pelle-mou

English Premier League: Race to the Title

Mid-way through March, and May beckons. Most clubs have only eight or nine games left, and the top four is separated by only six points in what is one of the closest finishes to a season in recent memory.

Manchester United have presumably now accepted this season as a write-off. It was always going to be ‘a transitional period’ (a football phrase that is fast becoming as cliche as “at the end of the day”), but this season has stretched the patience of most United fans to say the least. Losing 3-0 to any team at Old Trafford would have been unthinkable just half a year ago, but losing to Liverpool will be all the more bitter considering the evidence of their development. Transfers have also been a slight cause for concern, although Fellaini has been unfortunate with his injuries since his arrival, and has looked good in recent games. Mata has not quite had the desired impact out wide however, with Mourinho showing just how right he was. A summer departure for van Persie may be just the thing Mata needs, freeing up the no. 10 role as Rooney is pushed up front.

Everton look as if they will miss out on a Champions League spot this year, although they will hardly see this as a poor season. Martinez has settled well, again showing Bill Kenwright’s nous for appointing managers, and Martinez’s fresh tactical changes have been positive for the most part, although a number of results in the past few months have exposed certain inadequacies. Barkley’s poor run of form since his return from injury hasn’t helped either, but at 20 years old he can be forgiven for patches of inconsistency. Transfers have also proved shrewd, with James McCarthy having an excellent debut season, and the loaning of Romelu Lukaku an early coup. The summer window will be telling of their progress.

Tottenham also look set to miss out on a Champions League spot, with results such as their 4-0 thrashing from Chelsea and a 1-0 home loss to Arsenal not helping. These results will also cast doubt on the long-term future of Tim Sherwood, who has recently come under pressure, and Louis van Gaal expressing his interest will not help him as Daniel Levy narrows his eyes. Ultimately, it will be a case of the opposition proving too strong, with results against rivals deciding Tottenham’s season for them. Many of their summer transfers have simply not lived up to expectations, and a clear-out will be at the front of the manager’s mind in summer, whoever might be in charge.

Arsenal’s title hopes have faltered since their strong early season showing, with a lack of depth up front and an over-reliance on Ozil and Ramsey proving telling over the course of 30 games. Losing Walcott hasn’t helped either, although this will give Oxlade-Chamberlain the perfect chance to prove his England credentials; nothing sharpens a footballer’s focus like a World Cup. With the Emirates now paid off, the summer window will be vital to building a title-winning team, and Wenger is excellent at picking out his man (admittedly sometimes to the point of over-cautiousness), never spending for the sake of it.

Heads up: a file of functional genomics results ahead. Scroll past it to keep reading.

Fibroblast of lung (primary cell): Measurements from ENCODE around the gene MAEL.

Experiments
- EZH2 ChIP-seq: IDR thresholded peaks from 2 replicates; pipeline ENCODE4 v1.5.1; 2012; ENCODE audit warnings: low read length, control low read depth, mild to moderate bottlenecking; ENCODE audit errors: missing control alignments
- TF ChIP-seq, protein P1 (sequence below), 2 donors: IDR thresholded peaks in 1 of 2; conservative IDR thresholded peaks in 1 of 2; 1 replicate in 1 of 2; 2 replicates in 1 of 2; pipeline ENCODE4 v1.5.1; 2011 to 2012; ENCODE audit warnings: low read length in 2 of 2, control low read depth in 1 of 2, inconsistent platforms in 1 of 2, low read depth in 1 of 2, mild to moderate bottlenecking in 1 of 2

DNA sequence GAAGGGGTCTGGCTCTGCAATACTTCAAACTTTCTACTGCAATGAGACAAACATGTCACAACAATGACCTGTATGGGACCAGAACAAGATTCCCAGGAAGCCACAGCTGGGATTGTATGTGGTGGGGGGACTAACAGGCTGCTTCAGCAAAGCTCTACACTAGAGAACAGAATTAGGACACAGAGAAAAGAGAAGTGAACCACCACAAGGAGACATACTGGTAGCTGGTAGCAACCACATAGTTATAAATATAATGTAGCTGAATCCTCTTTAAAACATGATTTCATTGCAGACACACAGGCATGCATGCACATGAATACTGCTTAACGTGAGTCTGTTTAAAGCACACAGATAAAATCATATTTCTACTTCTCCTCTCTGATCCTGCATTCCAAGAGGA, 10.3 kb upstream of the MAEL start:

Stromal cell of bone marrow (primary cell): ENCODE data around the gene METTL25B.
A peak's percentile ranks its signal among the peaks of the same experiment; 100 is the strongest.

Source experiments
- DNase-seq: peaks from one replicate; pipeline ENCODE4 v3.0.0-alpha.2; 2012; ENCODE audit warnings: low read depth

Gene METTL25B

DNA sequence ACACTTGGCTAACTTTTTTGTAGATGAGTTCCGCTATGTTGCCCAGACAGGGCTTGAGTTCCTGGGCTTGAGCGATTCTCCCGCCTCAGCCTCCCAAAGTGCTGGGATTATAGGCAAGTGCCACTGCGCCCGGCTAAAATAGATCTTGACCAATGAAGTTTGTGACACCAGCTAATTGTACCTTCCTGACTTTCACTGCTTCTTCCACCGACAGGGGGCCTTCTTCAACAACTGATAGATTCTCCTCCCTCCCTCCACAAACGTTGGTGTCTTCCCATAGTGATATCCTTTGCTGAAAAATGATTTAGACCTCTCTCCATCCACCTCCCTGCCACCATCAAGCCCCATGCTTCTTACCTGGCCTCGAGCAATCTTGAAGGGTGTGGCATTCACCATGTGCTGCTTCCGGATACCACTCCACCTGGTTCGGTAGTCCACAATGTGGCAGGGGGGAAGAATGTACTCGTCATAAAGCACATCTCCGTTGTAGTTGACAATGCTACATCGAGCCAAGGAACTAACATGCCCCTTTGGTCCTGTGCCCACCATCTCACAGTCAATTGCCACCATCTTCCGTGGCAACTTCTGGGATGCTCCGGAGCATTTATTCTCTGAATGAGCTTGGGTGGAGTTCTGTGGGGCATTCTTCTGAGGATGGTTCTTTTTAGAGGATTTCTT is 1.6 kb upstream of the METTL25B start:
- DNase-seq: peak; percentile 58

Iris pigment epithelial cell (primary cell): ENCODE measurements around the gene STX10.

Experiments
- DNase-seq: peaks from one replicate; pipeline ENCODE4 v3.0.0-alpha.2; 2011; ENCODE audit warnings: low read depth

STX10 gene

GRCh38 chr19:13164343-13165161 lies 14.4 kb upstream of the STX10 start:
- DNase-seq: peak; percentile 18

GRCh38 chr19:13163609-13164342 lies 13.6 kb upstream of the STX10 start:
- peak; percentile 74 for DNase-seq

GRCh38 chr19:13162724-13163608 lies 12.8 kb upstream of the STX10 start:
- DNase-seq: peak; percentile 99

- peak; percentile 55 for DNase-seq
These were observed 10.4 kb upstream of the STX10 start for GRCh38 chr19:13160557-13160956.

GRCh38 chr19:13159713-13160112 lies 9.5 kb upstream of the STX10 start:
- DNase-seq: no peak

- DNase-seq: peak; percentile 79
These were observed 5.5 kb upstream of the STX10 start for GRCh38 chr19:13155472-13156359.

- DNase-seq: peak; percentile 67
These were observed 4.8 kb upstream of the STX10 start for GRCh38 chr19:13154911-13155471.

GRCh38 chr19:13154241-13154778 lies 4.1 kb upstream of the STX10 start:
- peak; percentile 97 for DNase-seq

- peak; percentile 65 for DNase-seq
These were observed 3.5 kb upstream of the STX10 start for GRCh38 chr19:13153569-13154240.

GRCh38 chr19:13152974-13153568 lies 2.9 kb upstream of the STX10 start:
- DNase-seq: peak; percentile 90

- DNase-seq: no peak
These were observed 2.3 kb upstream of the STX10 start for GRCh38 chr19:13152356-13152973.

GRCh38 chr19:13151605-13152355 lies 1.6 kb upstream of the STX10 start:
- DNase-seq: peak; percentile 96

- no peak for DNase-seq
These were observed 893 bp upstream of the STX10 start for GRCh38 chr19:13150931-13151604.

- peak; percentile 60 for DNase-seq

Liverpool’s season has been a joy to behold, with the exception of green-eyed Manchester United fans enjoying their excellent brand of attacking football, a belief in winning by simply scoring more than the opposition. This is in part due to their lack of depth at the back, especially on the flanks, although with the prospect of Champions League football next year, they should have no lack of suitors. For this season however, it looks as though Manchester City and Chelsea will prove too much to cope with, their relentless performances proving too much as Liverpool occasionally slip up in a high-scoring draw. Good to watch as a neutral, though, and though they do have to be considered as title-challengers at this point, others have stronger cases.

Manchester City were expected by many to win the league, with most pointing, quite rightly, at their sheer strength in depth. Yet, minor negatives have added up. Aguero’s injuries would hinder team, and City have looked a little bereft of quality up top in his absence, despite Negredo’s impressive debut season in the Premier League. Pellegrini’s lack of experience in England must be taken into consideration as well, as he unfortunately looks set to carry on his reputation as a nearly-man. City will hope that Aguero comes back as soon as possible as they look to take advantage of their games in hand on Chelsea. Their future is in their hands in a finish that looks to be every bit as dramatic as their stoppage time title-winning goal from 2011-12.